Carter Hart

Future Flyers Report: Bad news for Carter Hart; German Rubtsov makes immediate impact

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Zack Hill/Flyers

Future Flyers Report: Bad news for Carter Hart; German Rubtsov makes immediate impact

This week sees the Flyers conclude their season-opening four-game road trip Tuesday in Nashville for the Predators’ home opener and their own home opener Saturday against Washington.

Before this week begins, it’s time for our weekly check-in on the Flyers’ prospects playing in the AHL, overseas and at the junior and college levels.

In this edition, we’ll check in on three members of the 2016 draft class and a goalie prospect who’s one injury away from reaching the NHL.

Carter Hart, G, 19, 6-1/177, Everett (WHL)
Let’s begin with the undesirable news first. Hart, the consensus top goaltending prospect in the Flyers’ organization, will be out of action for some time because of mononucleosis, according to The Herald’s Jesse Geleynse. The Silvertips last Wednesday signed goalie Kyle Dumba to back up Dorrin Luding while Hart recuperates.

It might be a while before we see Hart back in net. Mono can take serious time to recover from — just ask Sean Couturier, who battled it during the 2010-11 offseason and it potentially cost him from being drafted in the top three. While missing significant time would stunt his development, mono probably shouldn’t raise any major red flags long term.

Hart has appeared in just two games this season. He stopped 35 of 38 shots in his first start in picking up a win against Kelowna on Sept. 29. Then, Hart allowed three goals on 25 shots in relief in a loss to Tri-City on Sept. 30. What will be worth watching when he returns is how quickly will he get back to looking like his normal self.

German Rubtsov, C, 19, 6-0/187, Chicoutimi (QMJHL)
After missing the Saguenéens’ first four games because of paperwork issues, Rubtsov made his 2017-18 campaign debut last week and made an immediate impact for Chicoutimi. Rubtsov picked up third-star honors and a dandy of an assist in his season debut last Wednesday, a 4-0 win over Victoriaville. On Sunday, Rubtsov added two more assists, both secondary, in the Saguenéens’ 5-0 shutout of Shawinigan.

Rubtsov faces his first full season in North America. He finally came over from Russia near the end of last season once he was able to negotiate a release from the KHL, where he couldn't cement a significant role. Once with Chicoutimi, Rubtsov flashed the hockey sense and ability that caught the Flyers' eye in the 2016 draft. An injury cut his QMJHL season short, though. Now in North America full time and after a summer and preseason with the Flyers, Rubtsov will become more comfortable as he goes along. The skills are there, and if you caught him during development camp or even rookie camp, you saw the speed and playmaking. He's still a prospect fans should be excited about.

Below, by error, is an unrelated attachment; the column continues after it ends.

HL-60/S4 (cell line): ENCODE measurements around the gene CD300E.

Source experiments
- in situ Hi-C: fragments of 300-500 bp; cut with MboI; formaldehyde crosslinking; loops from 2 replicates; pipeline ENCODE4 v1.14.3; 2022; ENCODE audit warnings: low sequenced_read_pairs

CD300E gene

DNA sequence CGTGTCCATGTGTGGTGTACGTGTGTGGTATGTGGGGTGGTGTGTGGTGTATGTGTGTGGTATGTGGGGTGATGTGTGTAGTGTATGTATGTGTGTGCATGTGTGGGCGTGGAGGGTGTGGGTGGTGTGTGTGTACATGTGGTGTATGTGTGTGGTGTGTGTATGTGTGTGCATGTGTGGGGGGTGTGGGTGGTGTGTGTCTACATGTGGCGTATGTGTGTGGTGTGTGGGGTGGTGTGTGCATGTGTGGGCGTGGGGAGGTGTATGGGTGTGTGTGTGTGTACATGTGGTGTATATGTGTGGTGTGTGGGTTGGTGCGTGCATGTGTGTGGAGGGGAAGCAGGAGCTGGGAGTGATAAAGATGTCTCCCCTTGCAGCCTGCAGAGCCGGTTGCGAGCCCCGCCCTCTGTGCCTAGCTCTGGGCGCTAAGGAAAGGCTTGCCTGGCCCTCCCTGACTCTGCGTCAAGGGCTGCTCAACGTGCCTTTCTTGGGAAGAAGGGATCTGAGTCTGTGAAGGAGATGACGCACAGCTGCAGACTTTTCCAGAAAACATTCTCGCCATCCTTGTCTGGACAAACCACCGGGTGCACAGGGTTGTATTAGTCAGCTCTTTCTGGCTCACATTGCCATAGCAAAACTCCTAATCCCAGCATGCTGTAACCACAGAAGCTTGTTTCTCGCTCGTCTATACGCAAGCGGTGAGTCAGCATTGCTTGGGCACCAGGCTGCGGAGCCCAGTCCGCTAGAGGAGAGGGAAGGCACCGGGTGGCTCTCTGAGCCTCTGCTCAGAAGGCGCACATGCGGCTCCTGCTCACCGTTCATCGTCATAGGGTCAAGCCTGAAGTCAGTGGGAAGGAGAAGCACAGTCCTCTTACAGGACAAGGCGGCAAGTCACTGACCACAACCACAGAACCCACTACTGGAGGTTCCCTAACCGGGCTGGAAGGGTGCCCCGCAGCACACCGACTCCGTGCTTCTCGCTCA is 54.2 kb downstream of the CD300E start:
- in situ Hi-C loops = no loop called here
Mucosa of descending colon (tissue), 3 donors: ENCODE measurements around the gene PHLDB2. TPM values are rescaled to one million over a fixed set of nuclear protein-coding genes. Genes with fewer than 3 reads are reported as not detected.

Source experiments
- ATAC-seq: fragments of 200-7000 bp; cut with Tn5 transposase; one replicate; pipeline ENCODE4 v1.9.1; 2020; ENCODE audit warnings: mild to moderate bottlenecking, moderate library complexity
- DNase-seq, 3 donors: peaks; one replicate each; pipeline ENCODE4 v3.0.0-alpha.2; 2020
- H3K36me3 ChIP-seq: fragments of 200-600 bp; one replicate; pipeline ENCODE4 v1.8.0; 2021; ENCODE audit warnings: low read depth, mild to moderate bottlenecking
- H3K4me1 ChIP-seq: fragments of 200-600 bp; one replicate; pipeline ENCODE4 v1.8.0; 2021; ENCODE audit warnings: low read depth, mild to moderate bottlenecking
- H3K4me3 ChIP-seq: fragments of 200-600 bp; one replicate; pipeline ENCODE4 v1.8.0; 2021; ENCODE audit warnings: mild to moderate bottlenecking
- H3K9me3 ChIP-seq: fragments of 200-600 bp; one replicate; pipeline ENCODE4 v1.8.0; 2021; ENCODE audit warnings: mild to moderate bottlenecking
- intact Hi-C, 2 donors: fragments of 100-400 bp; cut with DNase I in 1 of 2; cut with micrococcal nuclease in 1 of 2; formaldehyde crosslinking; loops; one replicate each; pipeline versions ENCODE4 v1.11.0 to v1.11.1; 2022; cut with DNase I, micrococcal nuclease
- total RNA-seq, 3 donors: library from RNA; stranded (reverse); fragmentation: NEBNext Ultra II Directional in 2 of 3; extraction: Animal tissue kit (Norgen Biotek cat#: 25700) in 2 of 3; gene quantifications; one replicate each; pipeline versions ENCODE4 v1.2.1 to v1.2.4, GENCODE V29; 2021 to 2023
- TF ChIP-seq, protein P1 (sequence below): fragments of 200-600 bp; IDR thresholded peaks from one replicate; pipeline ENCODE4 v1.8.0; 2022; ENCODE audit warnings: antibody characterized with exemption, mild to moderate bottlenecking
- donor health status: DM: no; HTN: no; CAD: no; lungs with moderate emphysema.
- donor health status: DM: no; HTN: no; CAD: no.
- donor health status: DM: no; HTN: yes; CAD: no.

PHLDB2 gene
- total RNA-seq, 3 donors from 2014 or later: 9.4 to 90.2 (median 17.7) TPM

Wade Allison, RW, 19, 6-2/205, Western Michigan (NCAA)
Allison, who turns 20 on Saturday, had quite the start to his sophomore season with the Broncos this past Friday. Allison, one of three 2016 second-round picks, netted two goals and an assist in No. 20 Western Michigan’s 6-1 win over Ferris State. On the first goal, Allison beat Ferris State goalie Justin Kapelmaster, tapping home a 2-on-1 pass. The second goal was more impressive. With a 3-0 lead late in the second period, Allison showcased his howitzer with a long slap shot goal on the power play. After a decent freshman campaign, Allison could be in line for a big jump in his second year.

Alex Lyon, G, 24, 6-1/200, Lehigh Valley (AHL)
With Anthony Stolarz out for the foreseeable future, Lyon will carry the brunt of the workload for the Phantoms in his second professional season, which has gotten off of to a busy start. Lyon started both games this past weekend, turning away 61 shots in two games. He allowed two goals on 31 shots in the Phantoms’ 7-2 season-opening win in Allentown Saturday night against Hershey and then stopped 35 of 36 shots in a 2-1 shootout loss Sunday at Hartford. That’s 125 minutes on back-to-back nights with travel.

Lyon looked sharp in the preseason with the Flyers, which should comfort the front office should an injury hit either Brian Elliott or Michal Neuvirth. It’s a big season for Lyon, who’s on his second one-year contract. A strong second season and Lyon could position himself for an NHL backup role next year, whether it’s in Philly or elsewhere.

Quick hits
Carsen Twarynski, who returned to Kelowna from Phantoms training camp last week, registered a goal, three assists, and points in each of his first three games this season. Dating back to last season, Twarynski now has an eight-point, six-game streak going.